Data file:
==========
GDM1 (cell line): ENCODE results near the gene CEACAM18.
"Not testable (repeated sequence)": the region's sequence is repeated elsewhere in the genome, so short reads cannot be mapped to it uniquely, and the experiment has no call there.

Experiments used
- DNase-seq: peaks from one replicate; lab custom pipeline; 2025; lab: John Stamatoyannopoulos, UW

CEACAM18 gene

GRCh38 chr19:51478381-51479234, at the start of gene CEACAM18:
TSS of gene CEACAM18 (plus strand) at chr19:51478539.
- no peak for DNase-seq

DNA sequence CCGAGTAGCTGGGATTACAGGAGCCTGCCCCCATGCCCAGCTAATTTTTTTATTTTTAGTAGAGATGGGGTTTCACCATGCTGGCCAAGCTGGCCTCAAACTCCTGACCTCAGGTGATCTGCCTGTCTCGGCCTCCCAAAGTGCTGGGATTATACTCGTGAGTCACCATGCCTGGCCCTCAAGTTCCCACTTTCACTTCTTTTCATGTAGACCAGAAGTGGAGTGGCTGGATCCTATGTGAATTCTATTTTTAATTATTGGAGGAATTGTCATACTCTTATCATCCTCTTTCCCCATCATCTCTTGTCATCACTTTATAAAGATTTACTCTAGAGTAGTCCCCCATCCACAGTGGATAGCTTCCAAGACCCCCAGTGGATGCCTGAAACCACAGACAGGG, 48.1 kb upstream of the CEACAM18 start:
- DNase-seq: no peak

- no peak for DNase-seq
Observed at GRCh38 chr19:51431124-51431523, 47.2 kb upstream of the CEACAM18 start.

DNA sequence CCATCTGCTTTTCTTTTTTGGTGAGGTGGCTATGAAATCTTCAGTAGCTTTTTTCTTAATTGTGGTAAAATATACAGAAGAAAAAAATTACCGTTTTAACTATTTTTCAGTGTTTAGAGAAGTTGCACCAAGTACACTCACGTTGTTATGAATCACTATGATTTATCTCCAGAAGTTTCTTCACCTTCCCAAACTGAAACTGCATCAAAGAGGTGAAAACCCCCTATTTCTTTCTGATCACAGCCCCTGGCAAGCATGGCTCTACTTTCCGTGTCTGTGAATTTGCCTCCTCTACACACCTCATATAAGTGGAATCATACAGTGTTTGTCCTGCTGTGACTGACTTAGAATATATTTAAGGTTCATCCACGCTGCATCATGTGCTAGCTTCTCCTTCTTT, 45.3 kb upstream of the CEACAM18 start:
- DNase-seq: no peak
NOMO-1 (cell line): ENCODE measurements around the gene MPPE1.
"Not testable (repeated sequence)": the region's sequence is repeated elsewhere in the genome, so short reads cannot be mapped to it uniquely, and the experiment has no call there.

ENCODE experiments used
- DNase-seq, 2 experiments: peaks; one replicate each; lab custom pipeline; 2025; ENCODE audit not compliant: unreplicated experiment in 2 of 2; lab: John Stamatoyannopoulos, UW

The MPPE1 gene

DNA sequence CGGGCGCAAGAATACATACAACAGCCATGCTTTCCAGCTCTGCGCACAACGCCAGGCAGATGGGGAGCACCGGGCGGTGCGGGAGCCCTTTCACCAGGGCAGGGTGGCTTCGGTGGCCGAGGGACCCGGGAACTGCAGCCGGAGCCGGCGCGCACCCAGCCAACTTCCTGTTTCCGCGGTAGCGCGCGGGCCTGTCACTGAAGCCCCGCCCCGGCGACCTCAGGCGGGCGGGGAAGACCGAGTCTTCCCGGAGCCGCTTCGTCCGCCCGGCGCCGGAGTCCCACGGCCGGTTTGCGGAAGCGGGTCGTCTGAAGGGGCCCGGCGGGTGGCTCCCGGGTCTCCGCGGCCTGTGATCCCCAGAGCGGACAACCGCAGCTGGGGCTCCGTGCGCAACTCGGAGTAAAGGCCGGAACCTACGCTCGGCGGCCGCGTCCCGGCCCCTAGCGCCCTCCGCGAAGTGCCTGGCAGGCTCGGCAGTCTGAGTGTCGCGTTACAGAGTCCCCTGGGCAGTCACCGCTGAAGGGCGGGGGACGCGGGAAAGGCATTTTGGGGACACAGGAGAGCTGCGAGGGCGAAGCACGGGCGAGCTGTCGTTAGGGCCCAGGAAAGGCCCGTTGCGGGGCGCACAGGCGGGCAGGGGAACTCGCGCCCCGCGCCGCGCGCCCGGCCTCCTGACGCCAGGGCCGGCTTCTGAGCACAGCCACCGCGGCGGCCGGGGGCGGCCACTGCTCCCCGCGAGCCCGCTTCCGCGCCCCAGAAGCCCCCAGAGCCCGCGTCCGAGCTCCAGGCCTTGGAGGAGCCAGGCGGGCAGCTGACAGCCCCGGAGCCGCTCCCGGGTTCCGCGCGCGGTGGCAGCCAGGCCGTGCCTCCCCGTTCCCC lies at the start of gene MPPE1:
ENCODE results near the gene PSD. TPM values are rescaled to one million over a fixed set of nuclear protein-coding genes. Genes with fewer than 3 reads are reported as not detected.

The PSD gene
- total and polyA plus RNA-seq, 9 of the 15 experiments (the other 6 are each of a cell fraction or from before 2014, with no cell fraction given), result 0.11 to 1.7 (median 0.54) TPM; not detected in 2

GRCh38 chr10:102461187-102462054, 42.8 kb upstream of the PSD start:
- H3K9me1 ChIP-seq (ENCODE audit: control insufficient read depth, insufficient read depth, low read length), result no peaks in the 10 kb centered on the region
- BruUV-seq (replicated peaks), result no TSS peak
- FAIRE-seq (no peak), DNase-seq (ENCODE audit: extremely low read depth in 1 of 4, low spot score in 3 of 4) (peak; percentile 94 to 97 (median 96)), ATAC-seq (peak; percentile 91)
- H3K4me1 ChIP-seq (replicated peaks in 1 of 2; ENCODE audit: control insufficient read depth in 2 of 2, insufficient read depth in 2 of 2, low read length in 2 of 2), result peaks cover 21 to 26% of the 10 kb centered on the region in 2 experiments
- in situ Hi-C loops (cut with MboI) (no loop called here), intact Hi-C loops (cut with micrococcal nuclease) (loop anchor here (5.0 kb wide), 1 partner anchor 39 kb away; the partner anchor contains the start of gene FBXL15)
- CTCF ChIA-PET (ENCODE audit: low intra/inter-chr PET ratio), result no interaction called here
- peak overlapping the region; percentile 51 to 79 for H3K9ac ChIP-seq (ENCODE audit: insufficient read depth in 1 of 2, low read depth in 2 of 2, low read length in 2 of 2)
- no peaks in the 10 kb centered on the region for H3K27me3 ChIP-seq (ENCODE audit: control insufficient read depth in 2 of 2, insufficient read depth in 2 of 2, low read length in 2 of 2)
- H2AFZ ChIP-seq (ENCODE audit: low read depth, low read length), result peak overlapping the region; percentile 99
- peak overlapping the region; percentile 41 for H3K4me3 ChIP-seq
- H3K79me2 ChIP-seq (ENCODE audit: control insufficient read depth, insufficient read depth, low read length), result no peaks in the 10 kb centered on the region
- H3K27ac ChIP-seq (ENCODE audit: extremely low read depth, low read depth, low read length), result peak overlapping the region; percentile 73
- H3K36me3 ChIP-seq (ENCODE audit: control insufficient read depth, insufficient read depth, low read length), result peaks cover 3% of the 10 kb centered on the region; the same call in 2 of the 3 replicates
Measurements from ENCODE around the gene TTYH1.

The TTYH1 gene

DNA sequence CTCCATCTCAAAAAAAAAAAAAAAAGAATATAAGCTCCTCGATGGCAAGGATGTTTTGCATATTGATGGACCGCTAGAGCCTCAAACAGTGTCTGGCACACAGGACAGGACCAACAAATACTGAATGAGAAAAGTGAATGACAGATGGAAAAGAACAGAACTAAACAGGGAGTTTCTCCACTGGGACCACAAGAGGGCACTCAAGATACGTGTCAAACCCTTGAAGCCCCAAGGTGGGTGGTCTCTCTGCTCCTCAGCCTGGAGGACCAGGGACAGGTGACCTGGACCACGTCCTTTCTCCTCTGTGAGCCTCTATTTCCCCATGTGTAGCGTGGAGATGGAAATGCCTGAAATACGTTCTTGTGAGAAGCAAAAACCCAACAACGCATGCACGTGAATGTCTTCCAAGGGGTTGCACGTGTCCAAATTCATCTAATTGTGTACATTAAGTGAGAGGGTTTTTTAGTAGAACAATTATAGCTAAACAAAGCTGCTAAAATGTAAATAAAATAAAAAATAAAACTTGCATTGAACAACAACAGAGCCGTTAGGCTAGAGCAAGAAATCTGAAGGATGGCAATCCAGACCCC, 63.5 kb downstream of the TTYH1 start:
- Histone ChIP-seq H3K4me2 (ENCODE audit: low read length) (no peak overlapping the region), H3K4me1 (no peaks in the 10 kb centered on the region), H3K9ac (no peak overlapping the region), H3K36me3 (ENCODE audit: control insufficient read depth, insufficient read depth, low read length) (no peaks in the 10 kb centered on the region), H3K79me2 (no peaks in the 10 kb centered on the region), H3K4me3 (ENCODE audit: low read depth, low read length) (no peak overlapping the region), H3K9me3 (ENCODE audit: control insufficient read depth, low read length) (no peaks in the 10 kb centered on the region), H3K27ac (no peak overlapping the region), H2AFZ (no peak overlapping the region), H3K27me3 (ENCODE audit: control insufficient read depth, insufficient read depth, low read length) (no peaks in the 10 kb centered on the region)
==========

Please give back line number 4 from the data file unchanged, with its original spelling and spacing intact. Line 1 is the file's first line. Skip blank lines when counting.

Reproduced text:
- DNase-seq: peaks from one replicate; lab custom pipeline; 2025; lab: John Stamatoyannopoulos, UW